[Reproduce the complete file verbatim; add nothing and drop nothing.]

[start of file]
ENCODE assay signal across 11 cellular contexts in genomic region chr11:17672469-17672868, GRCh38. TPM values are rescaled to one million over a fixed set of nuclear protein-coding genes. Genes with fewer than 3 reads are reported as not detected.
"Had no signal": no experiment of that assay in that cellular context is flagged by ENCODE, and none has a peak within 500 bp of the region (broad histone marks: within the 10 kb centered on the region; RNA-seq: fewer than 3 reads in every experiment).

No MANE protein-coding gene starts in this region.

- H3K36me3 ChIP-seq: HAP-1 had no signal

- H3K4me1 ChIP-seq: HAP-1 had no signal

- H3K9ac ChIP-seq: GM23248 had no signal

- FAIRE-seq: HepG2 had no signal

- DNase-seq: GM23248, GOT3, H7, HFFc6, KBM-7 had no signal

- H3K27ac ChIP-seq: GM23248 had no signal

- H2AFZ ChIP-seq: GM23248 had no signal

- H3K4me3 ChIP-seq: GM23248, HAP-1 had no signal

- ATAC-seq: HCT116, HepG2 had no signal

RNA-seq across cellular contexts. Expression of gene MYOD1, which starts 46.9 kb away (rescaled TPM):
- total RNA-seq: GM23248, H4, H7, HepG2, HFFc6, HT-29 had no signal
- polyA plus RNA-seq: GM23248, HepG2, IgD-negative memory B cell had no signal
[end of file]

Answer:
ENCODE assay signal across 11 cellular contexts in genomic region chr11:17672469-17672868, GRCh38. TPM values are rescaled to one million over a fixed set of nuclear protein-coding genes. Genes with fewer than 3 reads are reported as not detected.
"Had no signal": no experiment of that assay in that cellular context is flagged by ENCODE, and none has a peak within 500 bp of the region (broad histone marks: within the 10 kb centered on the region; RNA-seq: fewer than 3 reads in every experiment).

No MANE protein-coding gene starts in this region.

- H3K36me3 ChIP-seq: HAP-1 had no signal

- H3K4me1 ChIP-seq: HAP-1 had no signal

- H3K9ac ChIP-seq: GM23248 had no signal

- FAIRE-seq: HepG2 had no signal

- DNase-seq: GM23248, GOT3, H7, HFFc6, KBM-7 had no signal

- H3K27ac ChIP-seq: GM23248 had no signal

- H2AFZ ChIP-seq: GM23248 had no signal

- H3K4me3 ChIP-seq: GM23248, HAP-1 had no signal

- ATAC-seq: HCT116, HepG2 had no signal

RNA-seq across cellular contexts. Expression of gene MYOD1, which starts 46.9 kb away (rescaled TPM):
- total RNA-seq: GM23248, H4, H7, HepG2, HFFc6, HT-29 had no signal
- polyA plus RNA-seq: GM23248, HepG2, IgD-negative memory B cell had no signal